life, everlasting.

(First published January 31, 2012, part of a series on the Creed)

It was a gift, actually. Death is an expiration date for brutality. Once Adam and Eve knew they could defy God, it would do no good for them to live forever in bodies. Breaking the tab on the back that said “trained service technicians only” meant the created was trying to act as the creator.

And so, once they knew what wrong was, they also knew what death was. Wrong-doing by an individual could not be inflicted forever. The eventual demise of villains gives hope in an odd way.

But all of us have villainy in our hearts. All of us have a desire to run things in our minds. All of us have “death” on our calendars.

Life matters, don’t get me wrong. God would not have put on human life and walked among us if life did not matter. And three years with the disciples and the twelve, eating, drinking, laughing provides a seal of approval on the idea of living in conversation with God. It was a glimpse of the garden. There was table-talk of such delight that it created an appetite for a great feast someday.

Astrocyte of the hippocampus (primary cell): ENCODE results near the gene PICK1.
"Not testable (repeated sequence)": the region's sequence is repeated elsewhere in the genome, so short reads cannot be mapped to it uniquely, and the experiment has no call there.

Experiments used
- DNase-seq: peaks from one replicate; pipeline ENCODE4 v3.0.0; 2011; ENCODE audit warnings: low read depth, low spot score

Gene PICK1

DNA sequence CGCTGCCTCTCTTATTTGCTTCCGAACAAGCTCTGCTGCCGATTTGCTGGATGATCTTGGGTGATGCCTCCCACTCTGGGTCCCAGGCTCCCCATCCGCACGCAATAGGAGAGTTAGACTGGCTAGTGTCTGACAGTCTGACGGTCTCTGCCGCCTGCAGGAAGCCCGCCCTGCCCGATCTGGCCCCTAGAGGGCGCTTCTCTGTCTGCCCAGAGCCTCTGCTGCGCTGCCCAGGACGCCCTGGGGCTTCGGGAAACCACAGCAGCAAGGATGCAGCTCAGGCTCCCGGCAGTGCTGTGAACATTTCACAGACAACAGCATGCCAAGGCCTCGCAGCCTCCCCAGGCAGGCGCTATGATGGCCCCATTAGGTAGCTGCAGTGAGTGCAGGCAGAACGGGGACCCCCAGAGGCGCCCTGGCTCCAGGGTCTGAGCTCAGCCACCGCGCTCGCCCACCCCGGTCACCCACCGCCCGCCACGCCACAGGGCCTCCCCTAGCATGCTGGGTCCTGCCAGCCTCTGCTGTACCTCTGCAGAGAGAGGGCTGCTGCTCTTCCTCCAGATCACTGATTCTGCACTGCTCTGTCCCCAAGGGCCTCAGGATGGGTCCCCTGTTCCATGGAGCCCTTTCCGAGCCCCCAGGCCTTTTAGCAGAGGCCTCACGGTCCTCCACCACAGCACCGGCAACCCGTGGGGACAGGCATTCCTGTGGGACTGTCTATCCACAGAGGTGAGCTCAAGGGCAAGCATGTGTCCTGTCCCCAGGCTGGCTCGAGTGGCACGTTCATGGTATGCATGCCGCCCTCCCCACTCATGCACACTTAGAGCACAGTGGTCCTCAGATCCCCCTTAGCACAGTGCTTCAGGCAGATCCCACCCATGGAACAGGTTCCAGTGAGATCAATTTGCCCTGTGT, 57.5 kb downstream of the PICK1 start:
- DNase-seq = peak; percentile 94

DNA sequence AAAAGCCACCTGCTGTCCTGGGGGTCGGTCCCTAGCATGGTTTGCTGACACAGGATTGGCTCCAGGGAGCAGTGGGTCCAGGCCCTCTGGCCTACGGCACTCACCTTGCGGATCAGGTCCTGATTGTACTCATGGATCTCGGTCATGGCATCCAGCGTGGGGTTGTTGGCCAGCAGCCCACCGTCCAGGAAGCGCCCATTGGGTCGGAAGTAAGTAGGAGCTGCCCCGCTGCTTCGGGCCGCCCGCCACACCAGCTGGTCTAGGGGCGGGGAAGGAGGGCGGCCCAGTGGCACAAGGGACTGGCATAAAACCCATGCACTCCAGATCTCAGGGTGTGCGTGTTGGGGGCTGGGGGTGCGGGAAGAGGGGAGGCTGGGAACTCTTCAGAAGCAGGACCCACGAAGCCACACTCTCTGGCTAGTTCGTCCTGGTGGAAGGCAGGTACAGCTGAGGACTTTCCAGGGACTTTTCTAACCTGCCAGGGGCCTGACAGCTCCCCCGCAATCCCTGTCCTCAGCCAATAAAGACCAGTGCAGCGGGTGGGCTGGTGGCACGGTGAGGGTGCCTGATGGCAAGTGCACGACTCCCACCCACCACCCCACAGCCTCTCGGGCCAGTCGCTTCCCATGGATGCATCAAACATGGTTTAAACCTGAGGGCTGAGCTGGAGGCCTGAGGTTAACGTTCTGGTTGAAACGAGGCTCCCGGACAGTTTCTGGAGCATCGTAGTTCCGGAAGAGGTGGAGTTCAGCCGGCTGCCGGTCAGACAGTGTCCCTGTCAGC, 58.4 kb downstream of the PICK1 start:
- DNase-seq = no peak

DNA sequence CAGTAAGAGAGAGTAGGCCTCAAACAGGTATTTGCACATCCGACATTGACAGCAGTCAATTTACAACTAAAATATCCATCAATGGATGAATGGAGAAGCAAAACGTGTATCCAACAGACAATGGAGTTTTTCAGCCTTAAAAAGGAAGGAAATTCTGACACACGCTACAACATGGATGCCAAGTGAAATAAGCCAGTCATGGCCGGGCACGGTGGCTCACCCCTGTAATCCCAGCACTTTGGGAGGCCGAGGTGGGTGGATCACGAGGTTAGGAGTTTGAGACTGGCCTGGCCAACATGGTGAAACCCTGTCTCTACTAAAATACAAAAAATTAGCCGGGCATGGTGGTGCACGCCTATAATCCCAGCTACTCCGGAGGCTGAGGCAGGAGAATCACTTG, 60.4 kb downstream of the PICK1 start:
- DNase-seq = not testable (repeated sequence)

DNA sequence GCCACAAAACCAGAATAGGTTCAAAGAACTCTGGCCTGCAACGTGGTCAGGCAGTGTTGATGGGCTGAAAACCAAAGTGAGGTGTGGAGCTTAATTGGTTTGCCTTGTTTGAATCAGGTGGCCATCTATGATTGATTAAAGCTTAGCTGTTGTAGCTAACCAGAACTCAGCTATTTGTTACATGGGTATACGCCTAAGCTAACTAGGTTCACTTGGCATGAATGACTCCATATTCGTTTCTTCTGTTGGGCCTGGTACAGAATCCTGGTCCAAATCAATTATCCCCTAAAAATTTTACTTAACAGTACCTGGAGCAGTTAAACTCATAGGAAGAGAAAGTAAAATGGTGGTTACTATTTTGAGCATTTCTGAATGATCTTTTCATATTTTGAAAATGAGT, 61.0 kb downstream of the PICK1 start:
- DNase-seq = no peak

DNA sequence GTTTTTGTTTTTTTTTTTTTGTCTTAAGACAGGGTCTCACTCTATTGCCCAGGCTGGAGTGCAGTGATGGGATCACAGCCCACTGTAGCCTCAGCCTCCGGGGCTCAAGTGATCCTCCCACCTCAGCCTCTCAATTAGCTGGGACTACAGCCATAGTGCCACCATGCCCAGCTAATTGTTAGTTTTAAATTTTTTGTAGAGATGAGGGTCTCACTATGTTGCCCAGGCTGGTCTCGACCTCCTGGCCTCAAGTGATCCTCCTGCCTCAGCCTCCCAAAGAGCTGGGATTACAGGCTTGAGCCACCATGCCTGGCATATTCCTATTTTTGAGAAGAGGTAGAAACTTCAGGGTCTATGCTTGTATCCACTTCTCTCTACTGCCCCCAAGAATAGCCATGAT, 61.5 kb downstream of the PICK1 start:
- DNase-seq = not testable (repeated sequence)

The death and resurrection of Jesus, the one who lived in complete communion with the Father, suggests that there may be a different kind of actual body, a remarkable kind of living after death. No wings, no harps. Instead broiled fish and conversation and freedom. Maybe, just maybe, villainy can finally die and life as intended can happen. Forever.

And so, when at the last breath of the creed we say we believe in “Life everlasting”, we are affirming a hope that goes back as far as people can remember. For bodies that don’t break. And for living that matters and can happen without villainy. And for conversation with God face-to-face. Freely. Fully.